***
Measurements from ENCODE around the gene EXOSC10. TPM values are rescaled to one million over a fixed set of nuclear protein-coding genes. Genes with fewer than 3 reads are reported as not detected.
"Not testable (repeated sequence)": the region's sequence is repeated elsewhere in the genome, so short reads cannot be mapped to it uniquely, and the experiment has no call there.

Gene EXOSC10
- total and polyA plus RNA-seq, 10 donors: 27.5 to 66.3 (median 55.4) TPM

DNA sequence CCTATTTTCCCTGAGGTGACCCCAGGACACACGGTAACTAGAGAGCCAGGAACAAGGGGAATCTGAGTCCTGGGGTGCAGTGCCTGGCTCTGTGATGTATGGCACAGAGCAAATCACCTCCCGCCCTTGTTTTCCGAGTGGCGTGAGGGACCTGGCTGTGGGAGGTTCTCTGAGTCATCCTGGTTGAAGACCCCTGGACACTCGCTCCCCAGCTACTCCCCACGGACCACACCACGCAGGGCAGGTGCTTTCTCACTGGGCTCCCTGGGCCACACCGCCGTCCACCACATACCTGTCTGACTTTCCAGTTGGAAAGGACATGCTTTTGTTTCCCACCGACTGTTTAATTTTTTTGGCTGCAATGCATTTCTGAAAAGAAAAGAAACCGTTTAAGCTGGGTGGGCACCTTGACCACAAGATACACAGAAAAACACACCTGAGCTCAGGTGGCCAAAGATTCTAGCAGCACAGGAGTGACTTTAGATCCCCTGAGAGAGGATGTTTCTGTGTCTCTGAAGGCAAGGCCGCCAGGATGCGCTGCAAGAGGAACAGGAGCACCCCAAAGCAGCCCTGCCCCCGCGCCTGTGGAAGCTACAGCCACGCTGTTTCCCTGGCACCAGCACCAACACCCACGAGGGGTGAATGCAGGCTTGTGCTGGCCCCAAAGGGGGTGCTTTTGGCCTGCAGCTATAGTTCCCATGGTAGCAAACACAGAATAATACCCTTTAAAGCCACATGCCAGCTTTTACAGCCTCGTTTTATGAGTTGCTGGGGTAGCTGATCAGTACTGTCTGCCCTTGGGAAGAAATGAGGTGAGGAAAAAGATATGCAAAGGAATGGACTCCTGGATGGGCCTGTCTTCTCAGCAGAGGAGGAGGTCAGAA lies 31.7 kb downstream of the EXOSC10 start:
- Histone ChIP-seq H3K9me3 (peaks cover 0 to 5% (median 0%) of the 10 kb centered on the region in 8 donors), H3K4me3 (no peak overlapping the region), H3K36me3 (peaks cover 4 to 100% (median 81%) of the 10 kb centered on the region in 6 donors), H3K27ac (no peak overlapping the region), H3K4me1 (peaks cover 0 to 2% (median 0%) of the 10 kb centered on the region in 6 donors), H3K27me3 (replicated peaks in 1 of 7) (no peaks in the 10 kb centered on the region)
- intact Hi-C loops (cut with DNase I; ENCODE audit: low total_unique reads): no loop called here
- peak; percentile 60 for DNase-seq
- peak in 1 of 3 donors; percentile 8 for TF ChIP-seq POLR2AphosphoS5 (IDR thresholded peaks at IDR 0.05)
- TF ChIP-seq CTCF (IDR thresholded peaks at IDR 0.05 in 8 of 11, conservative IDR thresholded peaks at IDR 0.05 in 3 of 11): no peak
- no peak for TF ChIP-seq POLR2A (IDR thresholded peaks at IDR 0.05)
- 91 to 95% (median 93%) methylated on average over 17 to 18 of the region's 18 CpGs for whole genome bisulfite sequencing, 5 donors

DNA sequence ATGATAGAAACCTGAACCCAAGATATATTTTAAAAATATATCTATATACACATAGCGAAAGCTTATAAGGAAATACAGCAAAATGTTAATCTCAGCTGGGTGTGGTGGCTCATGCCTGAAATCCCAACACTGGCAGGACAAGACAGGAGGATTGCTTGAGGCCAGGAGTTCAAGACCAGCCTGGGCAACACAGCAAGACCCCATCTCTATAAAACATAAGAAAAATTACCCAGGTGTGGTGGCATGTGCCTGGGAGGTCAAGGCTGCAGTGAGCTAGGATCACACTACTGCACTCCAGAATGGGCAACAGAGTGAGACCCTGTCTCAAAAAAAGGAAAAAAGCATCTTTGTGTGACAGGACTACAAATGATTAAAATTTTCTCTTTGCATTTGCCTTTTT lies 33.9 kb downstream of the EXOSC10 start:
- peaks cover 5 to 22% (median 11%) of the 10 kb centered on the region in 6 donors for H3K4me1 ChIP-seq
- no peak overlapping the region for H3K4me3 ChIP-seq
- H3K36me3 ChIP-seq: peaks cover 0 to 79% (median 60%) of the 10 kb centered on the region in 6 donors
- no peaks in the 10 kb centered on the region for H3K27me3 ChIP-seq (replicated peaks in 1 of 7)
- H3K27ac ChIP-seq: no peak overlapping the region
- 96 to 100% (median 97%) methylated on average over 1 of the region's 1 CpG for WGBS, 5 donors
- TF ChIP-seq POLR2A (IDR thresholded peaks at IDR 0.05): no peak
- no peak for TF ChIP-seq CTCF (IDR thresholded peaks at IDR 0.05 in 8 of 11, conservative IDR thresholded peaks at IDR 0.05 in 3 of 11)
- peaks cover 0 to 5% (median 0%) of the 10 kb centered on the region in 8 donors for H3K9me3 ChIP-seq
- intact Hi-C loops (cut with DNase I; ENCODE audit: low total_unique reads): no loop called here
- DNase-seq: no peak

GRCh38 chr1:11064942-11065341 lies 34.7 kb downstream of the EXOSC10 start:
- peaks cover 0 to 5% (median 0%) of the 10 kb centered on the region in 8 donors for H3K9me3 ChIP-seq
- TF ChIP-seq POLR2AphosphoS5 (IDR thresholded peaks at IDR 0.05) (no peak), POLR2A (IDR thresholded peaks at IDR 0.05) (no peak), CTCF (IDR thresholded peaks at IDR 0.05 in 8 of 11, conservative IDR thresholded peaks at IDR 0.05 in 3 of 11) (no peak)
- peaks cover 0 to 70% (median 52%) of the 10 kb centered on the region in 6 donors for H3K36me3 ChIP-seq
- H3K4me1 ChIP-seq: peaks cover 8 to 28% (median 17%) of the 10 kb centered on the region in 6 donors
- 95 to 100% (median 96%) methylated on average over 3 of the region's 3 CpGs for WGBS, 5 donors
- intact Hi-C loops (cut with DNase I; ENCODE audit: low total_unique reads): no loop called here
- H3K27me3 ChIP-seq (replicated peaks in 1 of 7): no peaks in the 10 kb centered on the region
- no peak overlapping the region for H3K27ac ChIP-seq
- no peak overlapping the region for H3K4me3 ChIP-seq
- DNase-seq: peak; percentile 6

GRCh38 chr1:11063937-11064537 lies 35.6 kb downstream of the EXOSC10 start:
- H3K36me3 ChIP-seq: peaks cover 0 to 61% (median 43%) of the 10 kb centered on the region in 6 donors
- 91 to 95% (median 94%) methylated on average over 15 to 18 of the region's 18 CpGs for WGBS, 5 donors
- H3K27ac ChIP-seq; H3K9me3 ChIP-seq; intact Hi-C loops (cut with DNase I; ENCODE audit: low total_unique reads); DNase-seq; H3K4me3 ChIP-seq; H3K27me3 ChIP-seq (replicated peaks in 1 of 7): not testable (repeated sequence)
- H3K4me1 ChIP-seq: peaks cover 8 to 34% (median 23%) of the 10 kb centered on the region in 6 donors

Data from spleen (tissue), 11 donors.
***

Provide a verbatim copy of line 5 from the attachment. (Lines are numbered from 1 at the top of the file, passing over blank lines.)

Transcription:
DNA sequence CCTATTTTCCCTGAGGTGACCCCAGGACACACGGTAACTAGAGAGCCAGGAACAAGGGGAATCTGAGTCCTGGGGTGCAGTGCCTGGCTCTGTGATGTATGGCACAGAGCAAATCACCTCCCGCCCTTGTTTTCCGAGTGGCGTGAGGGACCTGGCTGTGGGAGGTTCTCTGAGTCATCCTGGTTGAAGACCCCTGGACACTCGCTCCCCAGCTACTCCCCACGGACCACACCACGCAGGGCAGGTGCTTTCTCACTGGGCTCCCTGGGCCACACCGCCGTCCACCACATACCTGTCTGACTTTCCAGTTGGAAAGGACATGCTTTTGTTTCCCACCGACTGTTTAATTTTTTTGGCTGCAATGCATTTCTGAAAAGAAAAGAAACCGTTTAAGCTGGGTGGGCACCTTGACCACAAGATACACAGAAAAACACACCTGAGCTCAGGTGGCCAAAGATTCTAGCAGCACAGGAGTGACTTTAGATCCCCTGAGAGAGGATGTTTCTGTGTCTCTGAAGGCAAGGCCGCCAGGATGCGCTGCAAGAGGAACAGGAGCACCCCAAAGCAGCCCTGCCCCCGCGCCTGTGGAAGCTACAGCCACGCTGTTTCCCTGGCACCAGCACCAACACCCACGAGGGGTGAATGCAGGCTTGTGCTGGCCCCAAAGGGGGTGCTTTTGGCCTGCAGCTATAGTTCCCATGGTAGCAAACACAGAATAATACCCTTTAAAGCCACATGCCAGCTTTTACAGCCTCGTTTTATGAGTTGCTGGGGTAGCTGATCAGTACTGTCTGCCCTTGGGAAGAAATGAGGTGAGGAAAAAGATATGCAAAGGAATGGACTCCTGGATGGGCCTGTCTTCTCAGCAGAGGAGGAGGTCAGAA lies 31.7 kb downstream of the EXOSC10 start: